Thessaloniki is full of fabulous food specialties. Many cultures have made the city home, and each left its exotic traces behind. This was a key center of the Ottoman Empire for nearly five centuries, which means the dishes here are a little spicier, juicier, more delicate, more refined. Then, in the 1920’s, hundreds of thousands of refugees from Asia Minor came to the city. This strengthened the city’s connection with te culinary traditions of the East.
Five Fabulous Thessaloniki Food Specialties:
This meze is like a lusty Greek fondue. A slab of feta is placed in a terracotta dish, splashed with oil, covered with a few slices of tomato and slivers of long green hot pepper, then showered with “boukova”. These are dried super-hot red pepper flakes. The spicy feta broils until it gets crisp on the edges. It keeps its shape but melts inside.The oil and peppers sizzle. It smells delicious. Scoop it up with crusty bread to cut the spicy heat. This is equally good with wine, beer, ouzo, or tsipouro. But you may find that the sweet light licorice flavor of ouzo is a great combination with the heat.
Gyros is a food specialty known all over Greece. But no place has Gyros like Thessaloniki’s. The meat – pork or chicken – is just a little saltier and a little spicier than anywhere else. Thin shavings of crisped juicy meat are piled impossibly high into a pita bread. Add whatever you want. A gyros “with everything” in Thessaloniki means onions, tomatoes, ketchup, and mustard. But you can get it with anything you want: tzatziki, eggplant spread, spicy cheese…. The guy behind the counter then tries to close the pita around the heap of meat but doesn’t succeed. So then he wraps it tightly in paper to keep it together. You need to keep it in the paper to eat it.
Bakaliaro- Salt Cod with Garlic Sauce
Thessaloniki is not the only place in Greece where you can enjoy this specialty. However, Thessaloniki’s version is among the best. This is Greece’s bold Mediterranean answer to fish and chips. There is an alley by the harbor that has no view. Two old places here serve fabulous slabs of salt cod. They’re coated in clouds of crisp fried batter. On the side is “skordalia”- stale bread, oil, water, vinegar, and lots and lots of garlic. Add a fried hot pepper on the side. The whole thing arrives at the plastic table on a sheet pf grease paper. Are you new to retsina, the casual white wine flavored with resin? This is time to get acquainted with it. The crisp refreshing taste cuts through the heat and the garlic. Delicious.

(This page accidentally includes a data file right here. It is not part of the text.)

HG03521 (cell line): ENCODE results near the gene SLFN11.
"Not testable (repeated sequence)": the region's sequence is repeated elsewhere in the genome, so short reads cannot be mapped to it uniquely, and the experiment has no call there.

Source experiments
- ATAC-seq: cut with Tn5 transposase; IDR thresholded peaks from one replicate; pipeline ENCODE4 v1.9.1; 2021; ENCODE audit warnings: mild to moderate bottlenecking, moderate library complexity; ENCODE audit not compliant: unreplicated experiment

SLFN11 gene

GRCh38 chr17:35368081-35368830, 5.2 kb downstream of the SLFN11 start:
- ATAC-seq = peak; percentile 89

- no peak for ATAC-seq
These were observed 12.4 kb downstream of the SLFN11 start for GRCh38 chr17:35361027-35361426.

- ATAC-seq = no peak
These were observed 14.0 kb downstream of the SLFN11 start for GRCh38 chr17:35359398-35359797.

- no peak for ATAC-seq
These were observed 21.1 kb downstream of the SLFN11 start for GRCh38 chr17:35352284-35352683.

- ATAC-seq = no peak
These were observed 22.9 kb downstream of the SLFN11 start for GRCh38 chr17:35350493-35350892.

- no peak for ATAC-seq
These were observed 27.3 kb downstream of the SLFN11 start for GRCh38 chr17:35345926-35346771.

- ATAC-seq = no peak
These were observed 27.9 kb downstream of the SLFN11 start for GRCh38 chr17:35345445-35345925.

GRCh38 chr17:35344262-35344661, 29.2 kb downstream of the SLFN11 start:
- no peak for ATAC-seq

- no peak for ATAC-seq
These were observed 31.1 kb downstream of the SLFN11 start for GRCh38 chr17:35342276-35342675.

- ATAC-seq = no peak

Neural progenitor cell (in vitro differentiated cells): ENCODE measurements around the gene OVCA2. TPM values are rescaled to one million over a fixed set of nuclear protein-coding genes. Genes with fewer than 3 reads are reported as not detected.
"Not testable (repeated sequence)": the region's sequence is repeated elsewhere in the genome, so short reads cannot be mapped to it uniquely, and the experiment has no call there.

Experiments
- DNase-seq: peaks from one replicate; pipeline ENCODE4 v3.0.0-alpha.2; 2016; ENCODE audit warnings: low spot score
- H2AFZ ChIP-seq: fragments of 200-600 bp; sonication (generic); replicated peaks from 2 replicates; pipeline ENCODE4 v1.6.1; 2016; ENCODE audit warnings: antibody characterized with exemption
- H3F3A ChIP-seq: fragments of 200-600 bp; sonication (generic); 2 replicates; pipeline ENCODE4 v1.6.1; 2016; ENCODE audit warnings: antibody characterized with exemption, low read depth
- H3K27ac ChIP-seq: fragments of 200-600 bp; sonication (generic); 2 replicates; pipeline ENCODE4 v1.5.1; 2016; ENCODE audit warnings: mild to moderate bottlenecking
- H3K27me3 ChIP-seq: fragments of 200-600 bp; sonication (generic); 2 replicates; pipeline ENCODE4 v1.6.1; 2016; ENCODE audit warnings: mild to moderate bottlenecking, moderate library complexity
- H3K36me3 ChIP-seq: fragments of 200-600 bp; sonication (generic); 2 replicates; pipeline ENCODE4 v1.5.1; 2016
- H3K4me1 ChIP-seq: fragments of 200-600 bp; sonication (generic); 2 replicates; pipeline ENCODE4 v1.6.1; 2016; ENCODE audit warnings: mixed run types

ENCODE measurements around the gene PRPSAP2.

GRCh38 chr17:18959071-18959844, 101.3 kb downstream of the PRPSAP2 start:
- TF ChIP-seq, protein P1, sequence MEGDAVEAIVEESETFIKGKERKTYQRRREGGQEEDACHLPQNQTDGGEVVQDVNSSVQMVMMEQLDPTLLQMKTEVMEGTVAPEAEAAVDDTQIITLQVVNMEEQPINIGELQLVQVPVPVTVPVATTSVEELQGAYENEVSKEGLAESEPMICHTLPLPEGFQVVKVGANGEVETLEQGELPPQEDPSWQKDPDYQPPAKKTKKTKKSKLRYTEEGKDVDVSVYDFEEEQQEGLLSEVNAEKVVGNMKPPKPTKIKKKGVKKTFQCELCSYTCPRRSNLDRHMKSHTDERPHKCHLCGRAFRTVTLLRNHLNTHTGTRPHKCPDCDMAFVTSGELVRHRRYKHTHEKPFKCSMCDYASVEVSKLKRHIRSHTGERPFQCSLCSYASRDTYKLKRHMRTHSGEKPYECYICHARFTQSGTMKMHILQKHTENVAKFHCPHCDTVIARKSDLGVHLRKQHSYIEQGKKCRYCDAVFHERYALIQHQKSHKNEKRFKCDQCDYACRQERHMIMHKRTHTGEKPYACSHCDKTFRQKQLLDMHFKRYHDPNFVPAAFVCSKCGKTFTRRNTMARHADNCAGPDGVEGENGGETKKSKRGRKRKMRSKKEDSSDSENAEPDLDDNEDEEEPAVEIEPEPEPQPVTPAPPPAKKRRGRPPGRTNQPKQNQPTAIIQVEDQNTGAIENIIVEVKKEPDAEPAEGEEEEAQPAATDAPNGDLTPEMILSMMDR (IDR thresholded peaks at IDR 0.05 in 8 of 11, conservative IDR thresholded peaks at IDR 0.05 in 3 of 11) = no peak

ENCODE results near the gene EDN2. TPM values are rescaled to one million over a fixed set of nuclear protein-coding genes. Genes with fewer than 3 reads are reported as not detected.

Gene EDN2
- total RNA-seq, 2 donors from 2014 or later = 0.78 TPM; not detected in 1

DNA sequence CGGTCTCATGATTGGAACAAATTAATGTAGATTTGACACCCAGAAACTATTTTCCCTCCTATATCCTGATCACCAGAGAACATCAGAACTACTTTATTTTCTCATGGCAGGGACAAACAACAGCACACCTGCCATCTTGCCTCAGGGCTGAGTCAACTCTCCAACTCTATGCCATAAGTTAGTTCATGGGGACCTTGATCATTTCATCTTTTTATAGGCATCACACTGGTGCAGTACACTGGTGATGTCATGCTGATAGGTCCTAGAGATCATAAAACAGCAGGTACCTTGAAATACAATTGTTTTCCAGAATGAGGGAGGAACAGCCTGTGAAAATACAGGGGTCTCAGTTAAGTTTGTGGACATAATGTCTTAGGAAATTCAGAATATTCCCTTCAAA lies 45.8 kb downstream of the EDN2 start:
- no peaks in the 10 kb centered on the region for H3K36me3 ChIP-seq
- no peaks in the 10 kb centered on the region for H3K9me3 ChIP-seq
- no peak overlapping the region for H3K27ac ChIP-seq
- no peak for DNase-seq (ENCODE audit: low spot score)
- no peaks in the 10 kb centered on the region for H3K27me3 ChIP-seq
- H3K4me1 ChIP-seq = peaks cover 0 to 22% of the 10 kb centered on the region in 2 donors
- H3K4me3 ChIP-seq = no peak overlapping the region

Of the food specialties of Thessaloniki, Patsas is the most exotic.This is definitely a dish for the daring. Calves’ hooves, tripe, and belly boil with water and salt. And that’s it. This soup, which has its roots in the ‘melanos zoumos’ (black broth) that fed the armies of Alexander the Great, has always been popular in Thessaloniki. The Greeks who came from Asia Minor brought a taste for it. Another thing that came with the Greeks from Asia minor is Rebetika. This urban folk genre with an exotic eastern flavor serves as the Greek version of the blues. Patsas and Rebetiko go together. This is the traditional dish to cap off a late Thessaloniki night out: Patsas is famous for its effectiveness in averting a hangover.
The Greeks from Asia Minor brought many food specialties to Thessaloniki. Bougatsa is the best of all of them. Their way with delicate phyllo shines in these super-fresh pies. Bougatsa used to be just plain phyllo because the phyllo was so delicate and delicious. Eventually, bougatsa got an upgrade, with fillings of cream, cheese, spinach, or spicy minced meat. The pies are served chopped into bites. Bougatsa is popular for breakfast or late-night. The best bougatsa places make only bougatsa, and nothing else. Look for them between 3 am and no later than noon.